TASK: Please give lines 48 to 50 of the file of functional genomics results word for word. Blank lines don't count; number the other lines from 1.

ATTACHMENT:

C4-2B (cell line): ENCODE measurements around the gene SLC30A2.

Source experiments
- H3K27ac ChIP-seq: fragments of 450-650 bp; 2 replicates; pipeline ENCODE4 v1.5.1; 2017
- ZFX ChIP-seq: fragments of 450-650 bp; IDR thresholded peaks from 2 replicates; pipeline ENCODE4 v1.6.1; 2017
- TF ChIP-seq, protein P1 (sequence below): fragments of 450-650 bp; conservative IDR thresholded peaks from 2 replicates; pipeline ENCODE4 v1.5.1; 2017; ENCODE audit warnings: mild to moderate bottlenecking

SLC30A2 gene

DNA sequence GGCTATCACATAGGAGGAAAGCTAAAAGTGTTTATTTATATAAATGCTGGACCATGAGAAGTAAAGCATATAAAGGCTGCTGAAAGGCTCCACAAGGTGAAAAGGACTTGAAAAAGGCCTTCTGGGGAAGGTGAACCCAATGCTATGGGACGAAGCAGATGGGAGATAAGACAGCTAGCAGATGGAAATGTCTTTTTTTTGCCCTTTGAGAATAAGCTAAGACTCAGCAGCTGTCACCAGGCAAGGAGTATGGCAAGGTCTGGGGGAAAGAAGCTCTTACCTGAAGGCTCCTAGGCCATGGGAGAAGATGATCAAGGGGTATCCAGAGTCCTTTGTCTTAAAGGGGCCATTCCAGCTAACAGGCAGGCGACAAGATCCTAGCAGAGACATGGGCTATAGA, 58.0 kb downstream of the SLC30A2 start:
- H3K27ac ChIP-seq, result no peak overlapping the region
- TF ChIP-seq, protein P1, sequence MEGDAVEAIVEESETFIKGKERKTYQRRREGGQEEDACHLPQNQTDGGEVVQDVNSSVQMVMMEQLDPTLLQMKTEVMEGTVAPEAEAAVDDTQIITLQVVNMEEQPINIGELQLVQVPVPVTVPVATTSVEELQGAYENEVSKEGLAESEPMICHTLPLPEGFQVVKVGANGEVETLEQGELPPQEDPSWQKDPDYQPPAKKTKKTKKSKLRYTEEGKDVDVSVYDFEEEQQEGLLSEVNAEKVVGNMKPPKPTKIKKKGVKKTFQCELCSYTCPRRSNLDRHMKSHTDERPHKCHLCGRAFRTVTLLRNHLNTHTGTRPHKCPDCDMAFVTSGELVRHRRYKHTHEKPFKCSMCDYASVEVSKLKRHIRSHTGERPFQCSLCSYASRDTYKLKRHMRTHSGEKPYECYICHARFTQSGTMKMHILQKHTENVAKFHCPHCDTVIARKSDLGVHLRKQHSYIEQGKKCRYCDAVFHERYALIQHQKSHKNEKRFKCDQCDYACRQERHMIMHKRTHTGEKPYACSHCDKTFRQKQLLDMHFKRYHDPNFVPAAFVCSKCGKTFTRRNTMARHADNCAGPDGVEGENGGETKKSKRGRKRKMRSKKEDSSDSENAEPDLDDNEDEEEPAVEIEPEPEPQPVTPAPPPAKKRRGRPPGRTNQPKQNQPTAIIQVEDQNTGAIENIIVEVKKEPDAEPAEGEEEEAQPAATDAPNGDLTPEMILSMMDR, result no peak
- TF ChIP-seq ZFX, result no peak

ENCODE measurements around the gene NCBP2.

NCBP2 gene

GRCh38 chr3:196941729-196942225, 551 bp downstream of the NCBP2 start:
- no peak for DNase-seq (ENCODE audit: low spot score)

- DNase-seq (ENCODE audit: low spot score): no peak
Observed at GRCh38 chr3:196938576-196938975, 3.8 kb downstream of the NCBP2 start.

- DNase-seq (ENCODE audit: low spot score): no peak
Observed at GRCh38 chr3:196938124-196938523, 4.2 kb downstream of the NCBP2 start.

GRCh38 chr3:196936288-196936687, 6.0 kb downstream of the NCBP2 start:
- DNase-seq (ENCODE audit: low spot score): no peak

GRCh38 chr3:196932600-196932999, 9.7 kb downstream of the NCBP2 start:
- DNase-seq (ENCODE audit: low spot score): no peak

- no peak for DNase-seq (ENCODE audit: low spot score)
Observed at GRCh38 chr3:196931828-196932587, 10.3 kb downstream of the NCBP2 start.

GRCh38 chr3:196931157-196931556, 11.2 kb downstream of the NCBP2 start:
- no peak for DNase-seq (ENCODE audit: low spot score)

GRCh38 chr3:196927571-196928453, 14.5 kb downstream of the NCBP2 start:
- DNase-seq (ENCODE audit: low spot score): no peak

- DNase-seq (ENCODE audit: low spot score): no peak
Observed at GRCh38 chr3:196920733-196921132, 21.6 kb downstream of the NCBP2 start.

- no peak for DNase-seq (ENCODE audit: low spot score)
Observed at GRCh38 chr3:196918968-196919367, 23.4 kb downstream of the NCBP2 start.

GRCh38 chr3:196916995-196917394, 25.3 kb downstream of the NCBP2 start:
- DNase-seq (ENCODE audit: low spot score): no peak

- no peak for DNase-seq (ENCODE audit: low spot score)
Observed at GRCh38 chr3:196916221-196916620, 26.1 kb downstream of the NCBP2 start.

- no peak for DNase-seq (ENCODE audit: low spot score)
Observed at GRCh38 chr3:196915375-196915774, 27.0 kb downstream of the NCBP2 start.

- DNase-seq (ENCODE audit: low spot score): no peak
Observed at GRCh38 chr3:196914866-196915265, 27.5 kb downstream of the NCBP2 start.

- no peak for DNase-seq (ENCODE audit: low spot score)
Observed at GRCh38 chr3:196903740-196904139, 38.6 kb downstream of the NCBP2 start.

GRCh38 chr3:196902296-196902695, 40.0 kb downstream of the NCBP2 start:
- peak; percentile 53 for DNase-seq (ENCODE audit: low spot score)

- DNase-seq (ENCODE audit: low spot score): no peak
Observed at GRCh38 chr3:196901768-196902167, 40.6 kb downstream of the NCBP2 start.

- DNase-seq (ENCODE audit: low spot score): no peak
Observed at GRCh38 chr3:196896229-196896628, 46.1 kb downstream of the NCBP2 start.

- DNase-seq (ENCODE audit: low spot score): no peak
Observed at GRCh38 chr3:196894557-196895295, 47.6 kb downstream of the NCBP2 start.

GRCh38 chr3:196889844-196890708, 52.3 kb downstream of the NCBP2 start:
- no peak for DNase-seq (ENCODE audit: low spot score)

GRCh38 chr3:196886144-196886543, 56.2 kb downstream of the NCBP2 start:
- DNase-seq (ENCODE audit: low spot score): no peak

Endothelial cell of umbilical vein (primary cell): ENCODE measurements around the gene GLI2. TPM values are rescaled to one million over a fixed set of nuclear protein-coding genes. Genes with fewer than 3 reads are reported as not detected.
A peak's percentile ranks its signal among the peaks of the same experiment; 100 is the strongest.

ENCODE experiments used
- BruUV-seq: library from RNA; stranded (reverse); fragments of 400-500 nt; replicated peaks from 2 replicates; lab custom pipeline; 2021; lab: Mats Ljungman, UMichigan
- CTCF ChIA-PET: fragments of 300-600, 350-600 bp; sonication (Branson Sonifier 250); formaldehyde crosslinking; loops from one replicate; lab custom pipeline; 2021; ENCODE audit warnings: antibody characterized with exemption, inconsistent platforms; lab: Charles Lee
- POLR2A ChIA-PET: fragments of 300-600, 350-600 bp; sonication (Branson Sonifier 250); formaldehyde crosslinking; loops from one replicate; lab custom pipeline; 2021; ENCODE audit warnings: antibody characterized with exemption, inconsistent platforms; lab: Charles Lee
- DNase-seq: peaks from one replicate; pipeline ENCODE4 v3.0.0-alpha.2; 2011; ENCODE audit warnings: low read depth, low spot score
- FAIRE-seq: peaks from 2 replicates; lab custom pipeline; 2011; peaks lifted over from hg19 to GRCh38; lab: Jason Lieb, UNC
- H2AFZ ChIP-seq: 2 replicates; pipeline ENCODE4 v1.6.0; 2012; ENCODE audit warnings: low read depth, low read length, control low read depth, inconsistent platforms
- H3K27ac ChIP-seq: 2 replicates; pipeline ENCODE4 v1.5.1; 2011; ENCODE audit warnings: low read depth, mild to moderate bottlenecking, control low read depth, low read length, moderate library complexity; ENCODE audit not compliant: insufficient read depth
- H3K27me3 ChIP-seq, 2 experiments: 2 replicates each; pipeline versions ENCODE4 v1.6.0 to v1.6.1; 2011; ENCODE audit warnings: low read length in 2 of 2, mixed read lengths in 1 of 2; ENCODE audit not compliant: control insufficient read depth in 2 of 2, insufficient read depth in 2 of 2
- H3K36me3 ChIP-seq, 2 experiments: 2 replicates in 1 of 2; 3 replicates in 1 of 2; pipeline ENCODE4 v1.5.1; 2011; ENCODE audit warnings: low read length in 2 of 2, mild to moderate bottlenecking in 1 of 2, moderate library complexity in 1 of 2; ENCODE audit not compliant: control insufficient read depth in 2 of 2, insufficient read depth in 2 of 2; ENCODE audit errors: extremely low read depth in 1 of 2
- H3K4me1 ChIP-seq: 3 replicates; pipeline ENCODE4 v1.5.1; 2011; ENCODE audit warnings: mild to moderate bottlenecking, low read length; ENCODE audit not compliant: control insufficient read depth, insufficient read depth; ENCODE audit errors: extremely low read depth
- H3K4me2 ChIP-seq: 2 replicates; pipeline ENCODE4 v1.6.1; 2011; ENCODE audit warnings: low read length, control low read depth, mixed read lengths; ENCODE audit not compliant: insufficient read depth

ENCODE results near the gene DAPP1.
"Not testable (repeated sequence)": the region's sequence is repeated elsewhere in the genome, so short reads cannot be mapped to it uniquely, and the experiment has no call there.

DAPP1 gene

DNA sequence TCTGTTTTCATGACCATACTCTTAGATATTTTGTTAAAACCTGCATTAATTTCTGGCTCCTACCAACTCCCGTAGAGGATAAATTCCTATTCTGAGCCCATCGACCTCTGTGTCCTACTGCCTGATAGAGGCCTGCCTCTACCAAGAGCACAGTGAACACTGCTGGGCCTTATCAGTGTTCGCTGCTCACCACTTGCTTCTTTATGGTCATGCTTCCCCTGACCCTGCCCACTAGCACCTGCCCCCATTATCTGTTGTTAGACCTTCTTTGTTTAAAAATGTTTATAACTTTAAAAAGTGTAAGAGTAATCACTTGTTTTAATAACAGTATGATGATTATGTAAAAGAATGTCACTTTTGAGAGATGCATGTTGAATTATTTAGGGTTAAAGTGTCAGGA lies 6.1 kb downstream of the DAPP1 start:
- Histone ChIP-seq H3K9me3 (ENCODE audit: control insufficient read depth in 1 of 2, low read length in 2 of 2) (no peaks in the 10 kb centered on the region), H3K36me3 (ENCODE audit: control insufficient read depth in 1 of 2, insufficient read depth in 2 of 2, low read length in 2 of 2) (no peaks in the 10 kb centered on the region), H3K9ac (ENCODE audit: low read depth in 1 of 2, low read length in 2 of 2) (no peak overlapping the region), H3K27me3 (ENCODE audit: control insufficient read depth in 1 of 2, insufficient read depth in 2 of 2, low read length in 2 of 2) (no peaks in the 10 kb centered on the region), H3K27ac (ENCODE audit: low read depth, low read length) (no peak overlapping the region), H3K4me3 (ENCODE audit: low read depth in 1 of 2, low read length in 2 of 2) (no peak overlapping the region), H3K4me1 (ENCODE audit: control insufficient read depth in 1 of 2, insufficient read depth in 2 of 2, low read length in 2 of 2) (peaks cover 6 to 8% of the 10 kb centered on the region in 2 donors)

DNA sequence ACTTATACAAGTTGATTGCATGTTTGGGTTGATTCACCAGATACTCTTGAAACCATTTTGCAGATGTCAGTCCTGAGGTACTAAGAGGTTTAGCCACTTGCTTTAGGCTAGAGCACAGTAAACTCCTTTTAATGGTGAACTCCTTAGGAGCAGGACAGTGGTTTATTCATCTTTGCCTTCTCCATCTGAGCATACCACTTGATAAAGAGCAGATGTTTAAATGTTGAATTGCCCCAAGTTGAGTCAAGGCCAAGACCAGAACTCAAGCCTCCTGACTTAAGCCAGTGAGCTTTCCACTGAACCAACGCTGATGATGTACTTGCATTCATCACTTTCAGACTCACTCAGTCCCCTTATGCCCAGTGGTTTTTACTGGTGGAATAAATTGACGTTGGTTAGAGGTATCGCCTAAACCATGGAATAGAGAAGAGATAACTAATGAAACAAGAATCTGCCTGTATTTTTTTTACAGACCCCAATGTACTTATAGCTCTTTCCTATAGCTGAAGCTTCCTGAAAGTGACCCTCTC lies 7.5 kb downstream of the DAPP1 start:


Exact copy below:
Observed at GRCh38 chr3:196896229-196896628, 46.1 kb downstream of the NCBP2 start.

- DNase-seq (ENCODE audit: low spot score): no peak
Observed at GRCh38 chr3:196894557-196895295, 47.6 kb downstream of the NCBP2 start.